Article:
Tove Styrke proves that Swedish popstars are not above Western sales-boosting tactics, by adding a rapper feature for the single version of “Bad Time For A Good Time”. However, it’s one of the rare cases where the amped up version is actually an improvement on the original. Even though I never heard of this Gnucci Banana before and she gives me unpleasant Karmin vibes, she did a good job of giving more oomph to the track. Tove’s vocals on the album version sounds too polite to match the brattiness of the production. Is it me or is this more of an Icona Pop song? This suits them down to a tee, considering both Tove and Icona Pop share the same producer Patrik Berger. Check out the budget music video below, and stream the original version after the jump.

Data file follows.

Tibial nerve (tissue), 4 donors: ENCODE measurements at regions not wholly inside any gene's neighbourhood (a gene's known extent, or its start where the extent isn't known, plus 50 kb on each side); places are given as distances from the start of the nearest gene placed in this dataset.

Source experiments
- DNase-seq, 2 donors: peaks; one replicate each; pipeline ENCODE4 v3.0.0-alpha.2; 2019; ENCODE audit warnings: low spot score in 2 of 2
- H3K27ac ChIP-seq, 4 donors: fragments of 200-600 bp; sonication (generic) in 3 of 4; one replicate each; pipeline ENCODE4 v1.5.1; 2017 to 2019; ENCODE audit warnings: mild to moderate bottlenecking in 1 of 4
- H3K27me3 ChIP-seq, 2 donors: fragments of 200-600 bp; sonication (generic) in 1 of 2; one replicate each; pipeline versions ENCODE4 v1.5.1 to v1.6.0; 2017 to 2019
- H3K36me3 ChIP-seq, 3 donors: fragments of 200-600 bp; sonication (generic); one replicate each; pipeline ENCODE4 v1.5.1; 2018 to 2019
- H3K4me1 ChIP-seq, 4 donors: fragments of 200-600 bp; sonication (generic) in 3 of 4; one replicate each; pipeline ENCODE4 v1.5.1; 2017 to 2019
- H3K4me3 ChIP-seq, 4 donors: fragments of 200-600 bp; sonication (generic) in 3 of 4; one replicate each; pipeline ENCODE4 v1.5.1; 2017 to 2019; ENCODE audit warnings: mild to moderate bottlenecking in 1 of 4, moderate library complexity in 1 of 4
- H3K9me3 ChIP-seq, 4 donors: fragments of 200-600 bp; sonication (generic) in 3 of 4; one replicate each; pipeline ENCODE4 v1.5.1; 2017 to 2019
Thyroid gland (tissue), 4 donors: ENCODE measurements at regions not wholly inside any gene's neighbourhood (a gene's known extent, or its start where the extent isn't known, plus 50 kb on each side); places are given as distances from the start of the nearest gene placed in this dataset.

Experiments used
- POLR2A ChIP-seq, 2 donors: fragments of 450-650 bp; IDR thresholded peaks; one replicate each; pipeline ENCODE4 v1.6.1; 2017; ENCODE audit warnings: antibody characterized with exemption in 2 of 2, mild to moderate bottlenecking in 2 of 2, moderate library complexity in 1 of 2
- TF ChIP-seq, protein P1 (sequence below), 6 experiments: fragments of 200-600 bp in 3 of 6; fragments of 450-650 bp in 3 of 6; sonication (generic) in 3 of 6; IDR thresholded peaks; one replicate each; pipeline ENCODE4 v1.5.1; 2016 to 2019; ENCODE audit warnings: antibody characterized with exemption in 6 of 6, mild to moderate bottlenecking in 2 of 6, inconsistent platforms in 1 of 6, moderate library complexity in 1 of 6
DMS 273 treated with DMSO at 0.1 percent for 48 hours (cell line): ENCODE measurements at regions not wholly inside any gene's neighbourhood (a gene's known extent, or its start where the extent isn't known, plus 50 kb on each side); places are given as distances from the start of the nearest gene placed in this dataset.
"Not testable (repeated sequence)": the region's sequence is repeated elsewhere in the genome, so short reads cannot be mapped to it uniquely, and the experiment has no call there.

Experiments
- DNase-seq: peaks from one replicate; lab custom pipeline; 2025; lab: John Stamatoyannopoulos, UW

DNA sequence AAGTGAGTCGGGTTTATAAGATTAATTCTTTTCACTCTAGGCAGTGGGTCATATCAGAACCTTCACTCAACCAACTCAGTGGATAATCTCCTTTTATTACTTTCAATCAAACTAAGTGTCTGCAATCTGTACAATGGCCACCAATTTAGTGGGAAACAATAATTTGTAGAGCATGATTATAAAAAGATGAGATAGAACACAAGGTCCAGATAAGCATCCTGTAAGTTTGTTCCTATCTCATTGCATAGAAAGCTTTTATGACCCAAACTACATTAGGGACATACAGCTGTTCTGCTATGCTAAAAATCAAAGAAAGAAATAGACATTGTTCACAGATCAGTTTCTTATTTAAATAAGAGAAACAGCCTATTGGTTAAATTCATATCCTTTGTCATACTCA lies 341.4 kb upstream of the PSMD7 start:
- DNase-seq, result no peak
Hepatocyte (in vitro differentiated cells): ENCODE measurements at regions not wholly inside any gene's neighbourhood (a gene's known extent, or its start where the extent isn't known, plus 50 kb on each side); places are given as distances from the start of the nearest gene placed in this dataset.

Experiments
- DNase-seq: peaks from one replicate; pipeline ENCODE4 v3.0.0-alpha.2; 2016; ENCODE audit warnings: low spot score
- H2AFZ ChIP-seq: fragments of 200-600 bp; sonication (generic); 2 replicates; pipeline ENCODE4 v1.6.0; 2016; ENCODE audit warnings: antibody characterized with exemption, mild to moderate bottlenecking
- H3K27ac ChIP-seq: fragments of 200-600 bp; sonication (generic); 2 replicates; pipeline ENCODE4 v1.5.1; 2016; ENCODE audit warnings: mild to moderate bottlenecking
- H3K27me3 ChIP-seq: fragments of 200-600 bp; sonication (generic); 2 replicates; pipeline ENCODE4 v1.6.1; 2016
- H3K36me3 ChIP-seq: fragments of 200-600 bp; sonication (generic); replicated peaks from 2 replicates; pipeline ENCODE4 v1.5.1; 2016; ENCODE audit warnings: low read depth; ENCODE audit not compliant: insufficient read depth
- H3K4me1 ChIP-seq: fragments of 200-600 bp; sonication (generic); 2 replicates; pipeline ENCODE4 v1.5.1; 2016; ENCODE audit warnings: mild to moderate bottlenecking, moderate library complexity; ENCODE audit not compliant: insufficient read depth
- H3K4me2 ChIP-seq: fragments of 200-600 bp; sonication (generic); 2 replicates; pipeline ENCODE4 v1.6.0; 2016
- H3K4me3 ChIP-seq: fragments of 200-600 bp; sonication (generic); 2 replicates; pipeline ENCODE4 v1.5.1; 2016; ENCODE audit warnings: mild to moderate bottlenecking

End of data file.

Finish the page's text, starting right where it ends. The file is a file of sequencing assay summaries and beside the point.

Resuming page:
The latest Pop-Labyrinth-approved Swedish pop export, Tove Styrke, is actually a Swedish Idol 2010 alumna. In many ways, she shares a lot in common with fellow talent-show graduate, X Factor’s Diana Vickers, sans the marmite voice. That her album cover has the same aethestic as Diana’s (black-and-white photo with white text on red) is uncanny! Even though she did not win, Tove was quickly signed, worked with the more “alternative” producers, and released a self-titled debut album in November 2010. Tove looks like a fashion model styled by Alexa Chung, and her voice suits the type of quirky, ’80s-referenced electro-pop well. Her first single, “Million Pieces”, did not woo me, but I reserved judgement and decided to give her album a try. To my surprise, there are some solid pop nuggets here, in the same vein of other Scandinavian pop ladies like Linda Sundblad, Margaret Berger, or Robyn. Some of my favorite tracks are “Chaos”, “Stalker In Your Speaker”, “Walking My Daydream”, and “White Light Moment” (kind of her Robyn moment). It looks like she’s on a fast track to success in her home country, and let’s hope the rest of the world will soon catch on. Below, you can hear “Four Elements”, a lovely, instantly likeable album track with a chorus consisting only of na-na’s. It sways along elegantly but is addictively catchy.